The United States is only too conscious of that. And then there is the case of UN Secretary General Kofi Annan, who has also been calling for a new recognition of the dispersal of international power. The Western news agencies did not deign to report it in full, but in a speech in London early in February, the UN Secretary General took issue with even the concept of a 5-nation power centre made up of the permanent members of the UN Security Council. 'Do not under-estimate the slow erosion of the United Nations' authority and legitimacy that stems from the perception that it has a very narrow power base, with just five countries calling the shots,' he pleaded. And very wisely, too.
The world has changed since the UN was first established, following the end of the second World War in 1945. Neither Britain, nor France, are the powers they were in 1945. They can no longer call the shots. Whether the US is willing to accept India as a permanent member of the Security Council or not, India today looms larger than either Britain or France - a fact that they better learn to accept with grace. With a growing India, we do not need even to look up to the European Union. India is India. And consider what the Saudi Arabian ruler did the other day. He became the first Saudi ruler to visit China - China, of all countries! And he accepted India's invitation to be its chief guest at its Republic Day Celebrations.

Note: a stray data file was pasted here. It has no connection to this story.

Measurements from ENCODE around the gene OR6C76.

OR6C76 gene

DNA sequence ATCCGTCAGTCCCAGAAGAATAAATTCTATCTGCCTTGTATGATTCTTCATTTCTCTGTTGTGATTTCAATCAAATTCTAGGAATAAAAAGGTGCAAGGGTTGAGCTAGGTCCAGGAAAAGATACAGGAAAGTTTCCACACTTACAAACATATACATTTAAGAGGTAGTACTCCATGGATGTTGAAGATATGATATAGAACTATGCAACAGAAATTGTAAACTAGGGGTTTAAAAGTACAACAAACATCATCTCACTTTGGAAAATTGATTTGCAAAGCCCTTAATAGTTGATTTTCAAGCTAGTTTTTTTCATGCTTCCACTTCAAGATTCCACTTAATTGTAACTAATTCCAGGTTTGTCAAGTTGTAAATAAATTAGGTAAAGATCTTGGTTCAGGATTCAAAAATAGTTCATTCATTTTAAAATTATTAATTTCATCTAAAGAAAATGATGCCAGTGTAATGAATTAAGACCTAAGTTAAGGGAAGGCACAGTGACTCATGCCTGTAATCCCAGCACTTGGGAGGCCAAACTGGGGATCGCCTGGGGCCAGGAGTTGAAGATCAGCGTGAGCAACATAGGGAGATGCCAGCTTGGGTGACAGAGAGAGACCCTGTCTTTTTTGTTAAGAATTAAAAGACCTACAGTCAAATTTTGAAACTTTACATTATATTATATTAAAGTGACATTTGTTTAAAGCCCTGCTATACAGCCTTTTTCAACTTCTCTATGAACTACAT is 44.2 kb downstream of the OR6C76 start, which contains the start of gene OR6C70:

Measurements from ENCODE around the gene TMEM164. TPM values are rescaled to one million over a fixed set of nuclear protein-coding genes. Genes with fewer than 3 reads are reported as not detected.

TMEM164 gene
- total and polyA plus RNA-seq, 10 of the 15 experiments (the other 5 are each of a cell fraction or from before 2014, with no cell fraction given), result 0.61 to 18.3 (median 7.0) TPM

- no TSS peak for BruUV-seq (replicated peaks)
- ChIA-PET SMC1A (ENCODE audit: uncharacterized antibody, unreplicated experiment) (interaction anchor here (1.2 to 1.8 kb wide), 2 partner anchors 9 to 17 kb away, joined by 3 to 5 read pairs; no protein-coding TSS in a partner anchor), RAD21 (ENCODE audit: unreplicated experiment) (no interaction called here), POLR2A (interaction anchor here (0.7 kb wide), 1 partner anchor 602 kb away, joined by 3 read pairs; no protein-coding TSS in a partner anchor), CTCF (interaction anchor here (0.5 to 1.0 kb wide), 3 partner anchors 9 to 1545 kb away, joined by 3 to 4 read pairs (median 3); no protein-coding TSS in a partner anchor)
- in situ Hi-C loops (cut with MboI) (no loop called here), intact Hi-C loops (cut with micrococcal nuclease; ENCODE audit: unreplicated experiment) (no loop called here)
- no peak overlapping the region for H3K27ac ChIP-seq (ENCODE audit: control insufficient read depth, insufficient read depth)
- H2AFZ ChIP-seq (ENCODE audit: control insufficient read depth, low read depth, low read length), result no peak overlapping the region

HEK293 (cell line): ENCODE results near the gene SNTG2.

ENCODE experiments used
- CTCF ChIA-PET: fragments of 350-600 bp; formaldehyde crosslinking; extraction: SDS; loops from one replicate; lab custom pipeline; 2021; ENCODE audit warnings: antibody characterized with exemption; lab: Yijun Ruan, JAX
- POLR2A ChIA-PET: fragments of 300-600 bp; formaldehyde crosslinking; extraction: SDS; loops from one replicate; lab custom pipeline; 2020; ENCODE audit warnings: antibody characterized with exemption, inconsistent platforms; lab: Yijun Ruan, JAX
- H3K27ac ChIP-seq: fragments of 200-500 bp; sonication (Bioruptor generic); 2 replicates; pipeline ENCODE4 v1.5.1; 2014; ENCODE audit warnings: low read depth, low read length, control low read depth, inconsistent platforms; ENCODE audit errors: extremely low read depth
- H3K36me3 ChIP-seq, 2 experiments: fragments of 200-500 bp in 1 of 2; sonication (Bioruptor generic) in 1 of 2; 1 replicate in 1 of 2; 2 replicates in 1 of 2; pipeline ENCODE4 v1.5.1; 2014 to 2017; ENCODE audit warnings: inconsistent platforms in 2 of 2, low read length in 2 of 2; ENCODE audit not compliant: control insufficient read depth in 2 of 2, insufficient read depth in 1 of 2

And, surprise, surprise, he said that India is his 'second' home! Not Egypt, not Syria or Jordan and most certainly not Pakistan! It was India that he named as his second home. And should the United States as part of its heroics ever try to destabilise the Saudi king, surely it is India he would turn to, as did the Dalai Lama when his position was threatened by the Chinese. Besides, it was from the Saudi ruler that we heard the words that high petrol prices are hitting developing countries hard.
There is a mistaken notion that oil prices are hiked up by countries, mostly in the Middle East and that they and they alone are to be blamed. The truth is that prices are hiked by oil companies that are largely owned by Western powers, or their company surrogates. The Middle East countries have no other option but to obey the dictates of Western oil companies. For far too long have Middle Eastern countries lived in submission to Western powers. It is time the latter are shown their place. And in this exercise India and China must take the lead.
And if Japan cooperates, so much the better. Western powers led by the United States should not, in future, be allowed to dictate terms to anybody. As it is, Iran has become a hot issue and if Russia and China are willing to see it brought to the Security Council, for all we know it is there that they may want to exercise their veto and tell the United States where it gets off.
But what needs to be shown is that in the years to come, the United States must learn to listen to other nations and not seek to impose its will on others, as it has been doing in the last four to five decades. We don't need Koreas, Vietnams and now Iraq. One would have thought that the US had learnt its lessons having burnt its fingers in Korea and Vietnam. Obviously it hasn't. It is time it is shown its place, as just a rich nation with much to give it has been reluctant to give unless it is seen to further its ends.